Images of Black Men Called Factor In Recent NYPD Police Shooting


As reported on in Richard Prince’s Journal-isms, police shooting is the talk of New York.  In New York, “A plainclothes policeman who drew his gun while chasing someone he had found rummaging through his car was shot and killed by a fellow officer who was driving by and saw the pursuit, the police commissioner said,” as Jennifer Peltz wrote for the Associated Press. The plainclothes officer was black, the shooter white.

Meanwhile, Bonnie Sweeten of suburban Philadelphia faked a kidnapping of herself and her 9-year-old daughter, police said, then fled to Disney World in the midst of serious financial troubles. She said the kidnappers were black men.

Amid the justifiable outrage, some see further evidence of the negative image of black men at work.

One is Eric Adams, a 22-year veteran of the New York Police Department and the co-founder of 100 Blacks In Law Enforcement Who Care. He appeared on National Public Radio’s “Tell Me More” on Monday.

“Here’s the point here that I think we’re missing,” he said in the discussion of the New York “friendly fire” shooting.

“The incidents like this, clock time are seconds. Clock time — when you look at the clock on the wall it happens in seconds. But mind time is a lifetime. The mind processes information not in seconds but nanoseconds or even probably smaller denominations. So when I approach someone, I’m bringing with me everything in my life, everything that I’ve been taught, all of my personal experiences. We’re not training to that, we’re training to the clock seconds and not the mind time, which is a vast number of time. And so it’s more than just the shootings that is impacting race, it is also — you sit in your radio car every day, 125th Street, which is a predominantly black area —

“All day long you’re hearing those who committed crimes, male black, male black, male Hispanic, male black, male black. By the time you get out of that car to take action on that three-second incident you have already spent the entire year, the entire day, the entire lifetime of what your opinion is of a criminal, male black. Now you see him with a gun. That gun pushes you into all that lifetime experience that you’ve taken action, not on that three seconds but your lifetime experience, and we’re not training to that.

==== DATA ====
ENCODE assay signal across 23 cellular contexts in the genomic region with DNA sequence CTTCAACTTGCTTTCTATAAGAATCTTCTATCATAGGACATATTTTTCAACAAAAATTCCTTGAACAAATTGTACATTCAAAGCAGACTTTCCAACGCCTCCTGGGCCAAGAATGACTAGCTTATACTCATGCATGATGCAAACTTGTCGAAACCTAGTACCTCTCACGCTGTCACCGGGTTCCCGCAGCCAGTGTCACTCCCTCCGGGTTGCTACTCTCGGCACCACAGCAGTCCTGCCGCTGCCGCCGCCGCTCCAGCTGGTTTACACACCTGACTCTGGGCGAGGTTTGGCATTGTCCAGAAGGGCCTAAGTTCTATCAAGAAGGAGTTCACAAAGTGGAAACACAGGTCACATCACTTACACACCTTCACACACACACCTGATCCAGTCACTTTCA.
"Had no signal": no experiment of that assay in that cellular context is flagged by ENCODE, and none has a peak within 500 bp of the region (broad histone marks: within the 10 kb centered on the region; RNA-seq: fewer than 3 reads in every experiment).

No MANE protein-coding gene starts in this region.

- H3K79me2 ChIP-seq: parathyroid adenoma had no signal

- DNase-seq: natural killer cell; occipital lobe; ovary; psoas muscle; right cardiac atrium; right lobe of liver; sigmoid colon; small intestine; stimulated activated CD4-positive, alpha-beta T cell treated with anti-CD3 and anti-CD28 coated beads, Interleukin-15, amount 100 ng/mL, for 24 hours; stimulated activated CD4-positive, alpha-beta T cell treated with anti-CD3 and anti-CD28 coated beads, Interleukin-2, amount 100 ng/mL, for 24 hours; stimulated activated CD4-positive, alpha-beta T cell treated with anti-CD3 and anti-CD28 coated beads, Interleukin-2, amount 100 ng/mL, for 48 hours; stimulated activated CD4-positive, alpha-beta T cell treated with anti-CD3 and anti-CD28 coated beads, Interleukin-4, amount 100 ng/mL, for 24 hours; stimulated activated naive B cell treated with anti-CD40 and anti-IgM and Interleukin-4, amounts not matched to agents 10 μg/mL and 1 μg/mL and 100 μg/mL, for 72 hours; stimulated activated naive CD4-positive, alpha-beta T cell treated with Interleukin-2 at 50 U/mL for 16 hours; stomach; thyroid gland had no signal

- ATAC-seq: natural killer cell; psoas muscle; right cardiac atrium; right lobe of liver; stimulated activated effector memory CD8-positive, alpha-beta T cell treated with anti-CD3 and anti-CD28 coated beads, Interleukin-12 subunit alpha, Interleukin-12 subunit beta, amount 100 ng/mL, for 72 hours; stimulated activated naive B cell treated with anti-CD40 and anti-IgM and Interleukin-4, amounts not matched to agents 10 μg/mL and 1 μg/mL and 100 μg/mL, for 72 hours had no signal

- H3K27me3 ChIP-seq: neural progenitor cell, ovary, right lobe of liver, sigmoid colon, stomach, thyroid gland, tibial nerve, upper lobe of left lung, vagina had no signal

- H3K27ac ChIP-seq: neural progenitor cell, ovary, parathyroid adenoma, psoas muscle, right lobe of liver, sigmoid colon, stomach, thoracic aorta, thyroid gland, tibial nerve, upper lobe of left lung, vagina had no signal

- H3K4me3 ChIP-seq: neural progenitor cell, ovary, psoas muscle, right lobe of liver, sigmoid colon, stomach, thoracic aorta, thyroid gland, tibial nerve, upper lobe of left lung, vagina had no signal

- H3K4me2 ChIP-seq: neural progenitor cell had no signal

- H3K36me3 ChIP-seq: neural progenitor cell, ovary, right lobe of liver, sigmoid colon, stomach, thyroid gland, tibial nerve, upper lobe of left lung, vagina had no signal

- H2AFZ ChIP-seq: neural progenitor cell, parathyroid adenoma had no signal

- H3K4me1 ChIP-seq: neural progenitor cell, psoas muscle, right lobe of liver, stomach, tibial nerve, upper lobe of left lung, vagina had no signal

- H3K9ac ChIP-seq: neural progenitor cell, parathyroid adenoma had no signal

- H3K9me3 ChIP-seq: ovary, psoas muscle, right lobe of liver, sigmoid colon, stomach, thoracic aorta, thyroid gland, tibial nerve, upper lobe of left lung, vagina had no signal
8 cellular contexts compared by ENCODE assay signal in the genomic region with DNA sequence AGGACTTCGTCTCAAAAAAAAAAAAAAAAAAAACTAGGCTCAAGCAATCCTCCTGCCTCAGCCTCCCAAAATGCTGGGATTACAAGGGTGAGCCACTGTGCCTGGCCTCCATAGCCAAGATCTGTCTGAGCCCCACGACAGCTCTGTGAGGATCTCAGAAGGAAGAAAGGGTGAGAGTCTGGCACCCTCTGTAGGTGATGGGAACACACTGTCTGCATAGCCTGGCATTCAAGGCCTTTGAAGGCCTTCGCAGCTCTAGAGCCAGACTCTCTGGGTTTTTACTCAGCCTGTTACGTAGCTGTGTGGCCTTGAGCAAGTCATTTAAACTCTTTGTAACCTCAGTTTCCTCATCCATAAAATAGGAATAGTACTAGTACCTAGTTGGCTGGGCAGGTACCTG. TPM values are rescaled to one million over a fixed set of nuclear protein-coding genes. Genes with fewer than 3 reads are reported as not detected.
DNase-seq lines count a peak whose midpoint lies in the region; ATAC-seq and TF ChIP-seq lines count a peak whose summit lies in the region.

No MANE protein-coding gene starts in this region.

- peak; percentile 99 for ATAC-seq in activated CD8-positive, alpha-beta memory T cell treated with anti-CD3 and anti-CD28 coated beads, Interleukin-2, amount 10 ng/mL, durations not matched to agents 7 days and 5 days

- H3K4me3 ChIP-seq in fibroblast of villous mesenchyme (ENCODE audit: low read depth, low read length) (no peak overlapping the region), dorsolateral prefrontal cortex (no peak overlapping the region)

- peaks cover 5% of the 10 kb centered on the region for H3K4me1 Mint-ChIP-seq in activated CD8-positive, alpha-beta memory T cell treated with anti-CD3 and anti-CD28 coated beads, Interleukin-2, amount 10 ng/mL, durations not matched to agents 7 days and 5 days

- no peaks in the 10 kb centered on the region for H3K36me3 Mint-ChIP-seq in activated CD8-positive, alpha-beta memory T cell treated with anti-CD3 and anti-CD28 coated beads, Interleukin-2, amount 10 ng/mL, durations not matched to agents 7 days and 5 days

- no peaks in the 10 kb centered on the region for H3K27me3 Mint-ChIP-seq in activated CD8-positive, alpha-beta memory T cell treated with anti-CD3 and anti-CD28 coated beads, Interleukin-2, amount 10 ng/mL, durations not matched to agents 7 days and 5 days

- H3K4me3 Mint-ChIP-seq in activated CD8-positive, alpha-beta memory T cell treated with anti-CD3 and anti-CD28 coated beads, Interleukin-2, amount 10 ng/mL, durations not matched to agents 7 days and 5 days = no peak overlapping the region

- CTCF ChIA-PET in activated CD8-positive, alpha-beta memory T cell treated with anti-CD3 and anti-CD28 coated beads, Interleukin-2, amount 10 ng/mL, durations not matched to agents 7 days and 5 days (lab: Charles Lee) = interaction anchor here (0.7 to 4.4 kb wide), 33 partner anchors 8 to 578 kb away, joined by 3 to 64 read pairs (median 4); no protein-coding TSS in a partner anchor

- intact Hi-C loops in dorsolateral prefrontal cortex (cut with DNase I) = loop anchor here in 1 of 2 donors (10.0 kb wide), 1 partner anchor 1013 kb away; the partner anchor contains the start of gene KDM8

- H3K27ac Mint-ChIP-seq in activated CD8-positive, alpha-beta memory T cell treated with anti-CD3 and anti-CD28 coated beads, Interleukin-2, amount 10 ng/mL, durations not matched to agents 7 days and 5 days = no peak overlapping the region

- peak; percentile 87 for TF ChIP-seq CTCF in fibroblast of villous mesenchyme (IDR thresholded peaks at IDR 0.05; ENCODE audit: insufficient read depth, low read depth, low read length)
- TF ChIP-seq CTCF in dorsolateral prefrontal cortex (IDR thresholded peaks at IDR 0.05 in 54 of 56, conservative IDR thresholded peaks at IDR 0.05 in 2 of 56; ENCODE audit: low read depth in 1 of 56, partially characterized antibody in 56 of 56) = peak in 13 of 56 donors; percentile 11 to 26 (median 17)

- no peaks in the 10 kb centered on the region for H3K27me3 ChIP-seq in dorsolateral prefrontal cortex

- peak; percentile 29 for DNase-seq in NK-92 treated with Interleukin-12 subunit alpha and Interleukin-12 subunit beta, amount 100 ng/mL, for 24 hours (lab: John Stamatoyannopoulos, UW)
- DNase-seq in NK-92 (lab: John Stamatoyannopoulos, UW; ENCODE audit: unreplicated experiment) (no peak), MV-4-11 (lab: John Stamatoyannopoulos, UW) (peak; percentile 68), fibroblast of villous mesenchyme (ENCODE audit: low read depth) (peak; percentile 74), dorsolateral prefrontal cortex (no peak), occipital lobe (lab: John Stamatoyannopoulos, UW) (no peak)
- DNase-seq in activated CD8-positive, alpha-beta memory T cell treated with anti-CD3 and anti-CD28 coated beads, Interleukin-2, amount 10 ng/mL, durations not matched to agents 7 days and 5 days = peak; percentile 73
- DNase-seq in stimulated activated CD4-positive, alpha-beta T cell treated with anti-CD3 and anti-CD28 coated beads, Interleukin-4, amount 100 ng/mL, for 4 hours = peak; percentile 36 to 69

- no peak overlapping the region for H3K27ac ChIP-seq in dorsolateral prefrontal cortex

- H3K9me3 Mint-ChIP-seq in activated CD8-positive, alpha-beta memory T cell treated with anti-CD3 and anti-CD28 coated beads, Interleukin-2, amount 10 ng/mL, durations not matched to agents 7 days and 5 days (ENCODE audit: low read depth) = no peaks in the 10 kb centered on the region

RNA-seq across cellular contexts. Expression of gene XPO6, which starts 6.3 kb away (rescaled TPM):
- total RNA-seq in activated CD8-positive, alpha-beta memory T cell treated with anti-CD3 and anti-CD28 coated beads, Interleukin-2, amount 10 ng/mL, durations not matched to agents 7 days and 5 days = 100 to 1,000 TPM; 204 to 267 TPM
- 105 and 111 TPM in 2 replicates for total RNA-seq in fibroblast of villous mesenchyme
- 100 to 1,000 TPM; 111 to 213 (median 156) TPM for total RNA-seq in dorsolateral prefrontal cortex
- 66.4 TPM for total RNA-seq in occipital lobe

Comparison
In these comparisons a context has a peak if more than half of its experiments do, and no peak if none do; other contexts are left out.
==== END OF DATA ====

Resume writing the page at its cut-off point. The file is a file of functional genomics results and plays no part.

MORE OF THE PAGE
“. . . police did not create the racial stereotypes that exist in society, but we have to police in it.”

Adams called for bringing in scholars, criminologists, sociologists and psychologists to say, “here’s the parameters that we have to police in, here’s what our police officers are taking in their thoughts.” How do we train police in that environment? And he didn’t say it, but of course we should ask what role the media play in creating that lifetime of black-male images.

In the New York Daily News, columnist Errol Louis added this:

“An onslaught of gangsta rap and other cultural garbage bolsters the bias. We pay a heavy price by letting racist imagery, words and accusations slosh around society unchecked and unchallenged. In the tense, split-second needed to separate a cop from a crook on a dark street, those myths may have cost a good man his life.”

2 thoughts on “Images of Black Men Called Factor In Recent NYPD Police Shooting”

  1. What if find to be very interesting is the fact that I have never heard of a white officer every being shot by friendly fire in NY or anywhere else. The fact that, an officer (black or white) sitting in a squad car all day hearing the words black male in regards to committing a crime is not a good enough excuse for me…. The problem is not knowing the people in the enviornment that you police…. If the officers were out of the squad cars (out from behind a desk doing paperwork, that’s work that clerks should be used for) & walking the streets like they use to do, maybe there would be less crime in the community. I would venture to guess that 80% or better of any community is composed of law abiding citizens, & would welcome this type of presents with open arms. I know that I would.

  2. The problem is crime and all types of negatives are associated with black period, black man or black woman even black child. So the bottom line is you see a black man running, you see a crime that has been committed.

    And we surely don’t help the situation condoning so much violence in our culture. I have never seen a community of people who have such a bottom feeding mentality. Rappers worshipping strippers and lifting them up as the type of woman to pursue, calling themselves pimps like its a good thing, talking about how many ho’s you slept with when we make up 70% of the new HIV cases, always talking about wetting somebody’s shirt up and buying they moma that black dress. And then when other people from other communities take that as the way we are, we get an attitude about it.

    We are still slaves. Free slaves, but slaves nontheless.

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